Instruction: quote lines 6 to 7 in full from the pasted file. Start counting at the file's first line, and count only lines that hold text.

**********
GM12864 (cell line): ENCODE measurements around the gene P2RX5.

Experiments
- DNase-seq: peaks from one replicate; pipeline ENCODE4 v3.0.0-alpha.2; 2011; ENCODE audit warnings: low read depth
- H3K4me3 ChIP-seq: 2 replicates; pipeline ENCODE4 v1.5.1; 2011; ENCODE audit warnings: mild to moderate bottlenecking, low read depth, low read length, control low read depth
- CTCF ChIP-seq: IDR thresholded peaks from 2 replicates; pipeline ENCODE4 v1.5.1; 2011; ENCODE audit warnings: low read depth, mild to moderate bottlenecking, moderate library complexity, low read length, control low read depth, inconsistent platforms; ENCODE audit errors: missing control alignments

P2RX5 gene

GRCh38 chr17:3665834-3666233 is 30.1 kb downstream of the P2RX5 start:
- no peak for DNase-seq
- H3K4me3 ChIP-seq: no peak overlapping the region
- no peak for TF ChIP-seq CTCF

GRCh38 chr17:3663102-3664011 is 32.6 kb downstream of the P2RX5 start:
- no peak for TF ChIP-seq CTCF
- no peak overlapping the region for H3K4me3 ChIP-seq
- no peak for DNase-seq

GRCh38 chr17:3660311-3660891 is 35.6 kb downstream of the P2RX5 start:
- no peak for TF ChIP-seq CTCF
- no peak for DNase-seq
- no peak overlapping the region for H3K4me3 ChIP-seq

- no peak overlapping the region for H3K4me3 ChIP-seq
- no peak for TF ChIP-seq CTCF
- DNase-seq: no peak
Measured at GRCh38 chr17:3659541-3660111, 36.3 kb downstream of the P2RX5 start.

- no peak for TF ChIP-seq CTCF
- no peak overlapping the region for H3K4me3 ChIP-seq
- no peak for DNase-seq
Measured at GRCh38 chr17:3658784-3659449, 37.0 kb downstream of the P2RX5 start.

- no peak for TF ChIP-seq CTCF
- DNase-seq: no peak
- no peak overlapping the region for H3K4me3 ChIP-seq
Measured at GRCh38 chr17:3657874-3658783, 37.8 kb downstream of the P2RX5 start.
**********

P2RX5 gene

GRCh38 chr17:3665834-3666233 is 30.1 kb downstream of the P2RX5 start: